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text 2017-06-24 21:00
Ummm ...

... well, yeah.

 

Something of the sort, I guess.

 

So anyway, I'd decided to set out on my own in business at the beginning of this year and things were moving along nicely and as planned (lots to do, but nothing truly unforeseen), when precisely in the matter that is allowing me to finally do my own thing in the first place, and which has already been eating up the major part of my work time even at ordinary times for the past few years, the tribunal hearing the matter in question decided to do a short-notice-180-degree switch flip on the ground rules for the evidentiary hearing (aka trial) in early June that we'd been preparing for, and then in short order, evidently not satisfied with already having us do double overtime to adapt to the new and completely reversed ground rules, decided to do a backwards 180-degree switch flip at even shorter notice, making everybody and everything run full circle and now making us all do triple overtime.  So, at some point in late January (when the first switch flip occurred) I found myself reduced to curtailing all non-work-related activities ... even reading, believe it or not.  The only thing that kept me sane during the almost six months from then 'till now was a regular diet of audio recordings of some of my favorite comfort reads, chiefly ingested on the way to and from meetings, with Tolkien and Golden Age mysteries making up the stock of said literary diet; as well as the decision to reward myself with a London and Stratford-upon-Avon shopping trip as soon as the June hearing was over. (Separate post on that trip to come.)  Oh, and a certain amount of frustration purchases from my book wishlist ... not that I've touched even one of these shiny newly-ordered books so far, but somehow even receiving, unpacking and adding them to my physical TBR pile made my life feel better, if only for a few brief moments.

 

In addition to all of which, I let myself get talked into adopting one of our local animal shelter's "experienced owners only" special needs cats -- goes to show what happens if, in dire need of cuddly creatures and kitty love, you innocently inquire about a pair of kittens that have, alas, been decided to go to other new parents in the interim.  He's extremely bright, but has evidently grown up as a stray, is totally unused to (and distrustful of) humans -- hair trigger default communication mode: monster hiss and razor-sharp claws ... so much for the "cuddly creatures and kitty love" thing -- and has been diagnosed as FIV positive to boot (though the virus is expected to remain dormant for years to come, and lke most HIV positive humans, he will probably die of a secondary illness eventually). It was quite a while until he was finally ready to come home with me, and for the moment he's taken up residence under my bed, so right now I only have photos of him taken while he was still at the shelter, but anyway, here's my beautiful and special new four-pawed boy:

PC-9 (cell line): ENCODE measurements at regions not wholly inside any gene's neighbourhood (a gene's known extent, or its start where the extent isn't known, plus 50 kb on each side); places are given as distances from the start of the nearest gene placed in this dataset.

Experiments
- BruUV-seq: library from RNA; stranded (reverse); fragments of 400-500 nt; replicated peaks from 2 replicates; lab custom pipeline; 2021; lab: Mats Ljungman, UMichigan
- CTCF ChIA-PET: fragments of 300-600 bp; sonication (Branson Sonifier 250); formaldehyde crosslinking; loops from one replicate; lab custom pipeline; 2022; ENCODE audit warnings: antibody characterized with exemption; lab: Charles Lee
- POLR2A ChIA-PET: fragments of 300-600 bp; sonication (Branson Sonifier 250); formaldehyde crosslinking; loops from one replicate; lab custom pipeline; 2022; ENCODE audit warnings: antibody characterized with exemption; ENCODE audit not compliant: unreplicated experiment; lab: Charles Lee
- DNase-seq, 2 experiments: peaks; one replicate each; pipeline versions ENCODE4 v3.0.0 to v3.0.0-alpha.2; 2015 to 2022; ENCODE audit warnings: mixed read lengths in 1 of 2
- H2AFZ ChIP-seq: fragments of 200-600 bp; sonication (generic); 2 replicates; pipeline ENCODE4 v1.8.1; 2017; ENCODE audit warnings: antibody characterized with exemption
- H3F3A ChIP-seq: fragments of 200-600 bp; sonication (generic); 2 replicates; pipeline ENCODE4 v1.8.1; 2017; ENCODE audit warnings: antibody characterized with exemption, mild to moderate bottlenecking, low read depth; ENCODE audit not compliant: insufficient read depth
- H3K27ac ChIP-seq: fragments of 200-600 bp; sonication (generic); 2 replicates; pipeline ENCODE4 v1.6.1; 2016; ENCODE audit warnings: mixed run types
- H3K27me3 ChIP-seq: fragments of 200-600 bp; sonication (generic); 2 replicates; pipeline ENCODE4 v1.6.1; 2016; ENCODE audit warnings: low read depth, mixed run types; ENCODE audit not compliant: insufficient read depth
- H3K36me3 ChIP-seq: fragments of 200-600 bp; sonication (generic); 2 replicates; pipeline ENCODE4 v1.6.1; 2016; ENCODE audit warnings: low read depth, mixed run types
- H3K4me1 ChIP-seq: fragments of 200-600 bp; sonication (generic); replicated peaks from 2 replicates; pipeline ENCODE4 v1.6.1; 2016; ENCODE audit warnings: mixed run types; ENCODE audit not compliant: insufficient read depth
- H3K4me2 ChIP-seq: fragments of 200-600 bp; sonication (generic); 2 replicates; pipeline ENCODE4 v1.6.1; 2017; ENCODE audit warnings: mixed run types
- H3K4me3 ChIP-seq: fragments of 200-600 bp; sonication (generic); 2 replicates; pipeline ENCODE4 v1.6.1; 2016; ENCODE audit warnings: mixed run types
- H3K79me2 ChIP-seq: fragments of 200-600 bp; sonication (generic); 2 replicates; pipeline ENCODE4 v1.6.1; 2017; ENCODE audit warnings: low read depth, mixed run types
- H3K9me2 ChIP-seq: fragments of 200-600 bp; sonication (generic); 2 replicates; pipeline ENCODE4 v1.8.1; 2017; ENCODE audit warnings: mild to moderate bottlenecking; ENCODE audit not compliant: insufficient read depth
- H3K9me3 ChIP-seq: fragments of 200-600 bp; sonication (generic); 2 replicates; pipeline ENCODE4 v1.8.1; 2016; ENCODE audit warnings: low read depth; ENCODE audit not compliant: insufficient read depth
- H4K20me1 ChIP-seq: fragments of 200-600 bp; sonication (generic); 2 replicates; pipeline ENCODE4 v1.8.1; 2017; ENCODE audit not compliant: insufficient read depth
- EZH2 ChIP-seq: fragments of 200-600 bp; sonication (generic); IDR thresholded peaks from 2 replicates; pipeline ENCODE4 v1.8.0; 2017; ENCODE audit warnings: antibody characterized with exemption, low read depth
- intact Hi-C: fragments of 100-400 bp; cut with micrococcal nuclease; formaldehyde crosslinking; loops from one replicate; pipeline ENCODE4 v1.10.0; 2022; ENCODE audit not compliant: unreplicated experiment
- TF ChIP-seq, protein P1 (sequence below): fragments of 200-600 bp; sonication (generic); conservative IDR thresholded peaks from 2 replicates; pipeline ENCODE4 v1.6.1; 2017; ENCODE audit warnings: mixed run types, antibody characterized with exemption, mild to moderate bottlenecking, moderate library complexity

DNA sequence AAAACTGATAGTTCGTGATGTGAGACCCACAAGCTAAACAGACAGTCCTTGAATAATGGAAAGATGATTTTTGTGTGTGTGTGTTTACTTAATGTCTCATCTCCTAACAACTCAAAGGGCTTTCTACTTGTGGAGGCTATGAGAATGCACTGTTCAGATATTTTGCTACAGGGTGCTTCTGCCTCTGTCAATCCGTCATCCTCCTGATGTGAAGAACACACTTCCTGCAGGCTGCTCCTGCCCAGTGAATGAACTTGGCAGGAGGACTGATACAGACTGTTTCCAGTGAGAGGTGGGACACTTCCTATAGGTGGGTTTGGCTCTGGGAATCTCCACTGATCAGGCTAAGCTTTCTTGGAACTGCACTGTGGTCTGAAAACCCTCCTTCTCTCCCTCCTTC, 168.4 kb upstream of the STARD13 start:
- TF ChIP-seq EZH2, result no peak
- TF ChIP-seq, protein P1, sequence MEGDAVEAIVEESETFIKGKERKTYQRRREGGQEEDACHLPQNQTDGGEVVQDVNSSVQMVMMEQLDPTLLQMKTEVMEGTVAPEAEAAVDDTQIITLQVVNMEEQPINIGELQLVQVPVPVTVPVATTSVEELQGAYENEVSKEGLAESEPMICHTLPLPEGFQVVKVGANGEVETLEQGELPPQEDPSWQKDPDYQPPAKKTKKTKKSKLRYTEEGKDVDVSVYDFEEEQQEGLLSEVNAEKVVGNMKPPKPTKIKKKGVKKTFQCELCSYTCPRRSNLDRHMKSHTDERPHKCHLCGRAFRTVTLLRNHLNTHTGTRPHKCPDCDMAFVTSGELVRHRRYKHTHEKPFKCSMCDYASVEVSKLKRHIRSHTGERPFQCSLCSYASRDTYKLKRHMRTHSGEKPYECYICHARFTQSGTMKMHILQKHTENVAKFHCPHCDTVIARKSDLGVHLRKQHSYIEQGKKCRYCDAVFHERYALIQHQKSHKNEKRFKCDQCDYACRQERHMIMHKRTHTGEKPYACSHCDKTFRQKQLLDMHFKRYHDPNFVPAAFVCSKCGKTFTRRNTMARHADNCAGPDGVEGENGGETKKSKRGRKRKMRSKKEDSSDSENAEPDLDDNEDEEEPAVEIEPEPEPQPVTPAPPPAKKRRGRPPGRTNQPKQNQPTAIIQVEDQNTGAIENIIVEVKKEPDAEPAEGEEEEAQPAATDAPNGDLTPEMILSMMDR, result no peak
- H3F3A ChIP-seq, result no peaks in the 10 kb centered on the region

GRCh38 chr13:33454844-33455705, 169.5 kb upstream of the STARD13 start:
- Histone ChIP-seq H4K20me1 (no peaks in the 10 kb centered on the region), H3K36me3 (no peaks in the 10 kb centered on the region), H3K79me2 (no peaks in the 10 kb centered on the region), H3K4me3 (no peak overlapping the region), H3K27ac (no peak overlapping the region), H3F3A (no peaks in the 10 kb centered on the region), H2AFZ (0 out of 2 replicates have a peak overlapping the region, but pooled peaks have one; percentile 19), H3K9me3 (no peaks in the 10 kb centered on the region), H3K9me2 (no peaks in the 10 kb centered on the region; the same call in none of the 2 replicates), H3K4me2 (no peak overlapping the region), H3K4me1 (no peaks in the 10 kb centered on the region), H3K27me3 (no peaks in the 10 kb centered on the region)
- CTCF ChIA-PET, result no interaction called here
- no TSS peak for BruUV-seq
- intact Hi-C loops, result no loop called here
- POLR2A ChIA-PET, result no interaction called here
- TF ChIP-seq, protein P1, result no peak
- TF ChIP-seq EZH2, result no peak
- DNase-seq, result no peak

They named him Horst at the shelter, which is empahtically not a name I would have chosen myself ... for him or any other cat, period.  I'm taking my time coming up with a new name, though -- for the time being, he's simply my Miezekater (literally: "pussy tomcat" or "male pussycat" ... I swear, it sounds decidedly less ridiculous in German than it does in English), a pet name that he has started to respond to and seems to like.

 

Incidentally, during my self-enforced absence I finally bit the bullet and created a rudimentary Twitter presence ... haven't tweeted a single time myself, yet, but in default of enough time to indulge in newspapers, the major news organizations' headline feed at least made sure I didn't completely fall off the planet as far as awareness of major goings-on was concerned.  And I figured that while I was there, I might as well follow those of you whose Twitter IDs the software recognized and actually suggested me to follow ... if I've missed anyone, or if you would like to follow back, my Twitter ID is (you'd never have guessed this) @ThemisAthena (https://twitter.com/ThemisAthena).

 

Well, in any event, I'm very happy that this site and this community is still around and here to come back to!  Not necessarily a given, after last year's woes ...

 

Glad to be back, and I hope you're all doing well!!!

 

Merken

Merken

Merken

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review 2017-06-15 20:57
Bodywork
Body Work - Sara Paretsky

This was terrible. I am so mad that I even wasted my time finishing this book. I really should have DNF it at 25 percent, but I am a perverse reader sometimes and finished the book.

 

Nothing makes sense.

 

Petra (VI's cousin from Hardball) is back in this one and still the most annoying character ever. She and Mr. Contreras are awful. I think at one point VI says that he (Mr. Contreras) is in his 90s and I hope we have a book soon with him dying. I am just over him. He's worthless.

 

And at this point, VI is 50 or almost 50 and her picking a fight with the police or anyone in authority is getting old. In fact, it is old at this point.

 

The main plot is convoluted and there's a whole lot of coincidences to even have things make sense. I think the worst part for me was the ending though. I just rolled my times about a million times. It was crap and I have to say it was really stupid how VI brings all the parties together a la Poirot to get someone to spontaneously confess. The next book does this mess too and it just seems a lazy way to end a book.

 

There is a lot of people telling VI things and her telling people things and I think a couple hundred pages could have been cut and it would not have affected this book one way or the other.

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review SPOILER ALERT! 2017-05-31 16:57
May 2017 — A Wrap-Up

 

 

 

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I have been reading this series with huge breaks in between. That means, every time I start a new book from it. I am surprised anew by Dexter’s razor sharp wit and the efforts he puts into seeming “normal”. It is a good way to read this series, if you ask me. You can see both qualities in his character being used to their fullest this way. Look at the following two examples. These are from a part of the book where Dexter is called to the scene of murder of a cop. I love how hard he struggles to appear like the rest of the people and how much he has to work on things that most of us take for granted: